The aspect of using fear, I believe, that is in fact corrosive and inappropriate — and the place from which the banishment of using ‘fear mongering’ evolved I think — is the idea of hysteria. Working to generate hysteria, whether it’s fear-based hysteria or hype-based hysteria, is the aspect of using fear that I think is abused and can be dangerous.

    Towards that end, Obama’s campaign has been almost entirely based on hysteria during its surge, be it racial pride, youthful affiliation, or Jesus Christ has returned to earth overdrive hype all of it’s fueled with an almost hysterical fervor. The fact that it’s not fear-based hysteria makes it no less irrational and dangerous in my view. It’s not fear I’m concerned about, it’s hysteria. In fact, hope-based hysteria of “changing the world” revolving around a suddenly-rising political “nobody” doesn’t have a great track record in history.

    It’s hysteria, not fear, that can be a problem. Obama used “fear” to say we shouldn’t go into Iraq or bad things will happen. Be afraid! Well, he was right. And there’s nothing wrong with him having used the fear of bad results to make his point. To focus on a ‘fear’ element is to miss the entire point and resort to feel-good grandstanding about semantics.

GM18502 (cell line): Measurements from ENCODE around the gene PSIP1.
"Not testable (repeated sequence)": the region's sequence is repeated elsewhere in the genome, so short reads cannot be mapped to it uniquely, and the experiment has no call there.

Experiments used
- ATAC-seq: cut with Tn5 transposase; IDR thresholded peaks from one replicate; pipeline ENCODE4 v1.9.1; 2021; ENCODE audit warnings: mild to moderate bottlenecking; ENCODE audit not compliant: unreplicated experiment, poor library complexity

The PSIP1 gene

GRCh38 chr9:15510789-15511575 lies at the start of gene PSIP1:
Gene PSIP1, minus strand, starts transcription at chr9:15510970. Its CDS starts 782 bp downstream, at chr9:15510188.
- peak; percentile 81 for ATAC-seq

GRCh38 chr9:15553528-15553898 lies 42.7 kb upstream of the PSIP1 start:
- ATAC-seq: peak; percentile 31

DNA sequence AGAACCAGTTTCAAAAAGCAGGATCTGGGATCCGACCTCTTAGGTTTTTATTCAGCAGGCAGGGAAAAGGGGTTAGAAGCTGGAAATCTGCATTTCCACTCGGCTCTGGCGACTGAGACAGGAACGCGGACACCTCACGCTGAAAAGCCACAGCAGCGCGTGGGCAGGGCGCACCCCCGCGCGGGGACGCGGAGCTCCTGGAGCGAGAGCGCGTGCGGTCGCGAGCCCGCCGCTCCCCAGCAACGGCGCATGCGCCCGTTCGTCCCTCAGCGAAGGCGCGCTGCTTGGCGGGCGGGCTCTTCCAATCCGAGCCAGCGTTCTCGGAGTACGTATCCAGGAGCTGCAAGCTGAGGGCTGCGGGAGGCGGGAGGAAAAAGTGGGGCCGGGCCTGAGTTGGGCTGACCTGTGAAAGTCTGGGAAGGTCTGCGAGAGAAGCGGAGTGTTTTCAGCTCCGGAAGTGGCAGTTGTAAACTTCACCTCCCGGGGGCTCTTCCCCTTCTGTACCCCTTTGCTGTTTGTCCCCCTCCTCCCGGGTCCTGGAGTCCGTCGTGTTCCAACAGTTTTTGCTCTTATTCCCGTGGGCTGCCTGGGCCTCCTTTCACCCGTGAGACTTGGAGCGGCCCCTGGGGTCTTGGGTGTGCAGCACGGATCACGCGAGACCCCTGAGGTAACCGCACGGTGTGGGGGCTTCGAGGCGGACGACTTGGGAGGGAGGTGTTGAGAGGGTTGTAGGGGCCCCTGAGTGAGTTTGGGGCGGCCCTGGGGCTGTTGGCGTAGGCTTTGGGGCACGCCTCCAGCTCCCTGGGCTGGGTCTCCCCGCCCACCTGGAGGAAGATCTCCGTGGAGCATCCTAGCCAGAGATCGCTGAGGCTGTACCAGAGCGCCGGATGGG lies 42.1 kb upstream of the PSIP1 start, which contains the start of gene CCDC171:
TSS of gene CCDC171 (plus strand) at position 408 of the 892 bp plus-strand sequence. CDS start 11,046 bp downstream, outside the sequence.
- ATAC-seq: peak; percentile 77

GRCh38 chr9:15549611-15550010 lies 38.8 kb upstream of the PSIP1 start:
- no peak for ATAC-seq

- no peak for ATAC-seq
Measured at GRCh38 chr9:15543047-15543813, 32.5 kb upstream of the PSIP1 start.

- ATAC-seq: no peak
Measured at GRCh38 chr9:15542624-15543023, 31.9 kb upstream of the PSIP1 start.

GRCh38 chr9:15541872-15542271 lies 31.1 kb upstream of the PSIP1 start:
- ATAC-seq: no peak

That ad invites appropriate caution, hesitance to support Obama blindly, wait and reconsider and yes, fear. The generic mindnumbing mantra of ‘hope over fear’ is fine and what Bill Clinton often said himself but it only has meaning when grounded in policy wonked, well thought-through, experienced, tested, intelligent positions and policies that aren’t cribbed from others.

    Ironically, Obama’s campaign used a Bill Clinton ad for their own ad where Bill is talking about voting for the candidate that inspires “hope AND thinking”. Obama’s been excellent at doing the former and Hillary has now reminded voters of the latter. Think carefully.

    Calling it fear mongering doesn’t address the issue raised and is just another rhetorical flourish that invites welling up of tears in looking-to-the-sky faces that aren’t looking at the earth in front of them with mortgage foreclosures, a collapsing economy, healthcare issues, unelectability problems that could arise from a candidate with a glass jaw versus someone who can survive vicious attacks, etc.

    Obama gave a great speech in 2002. That’s about it.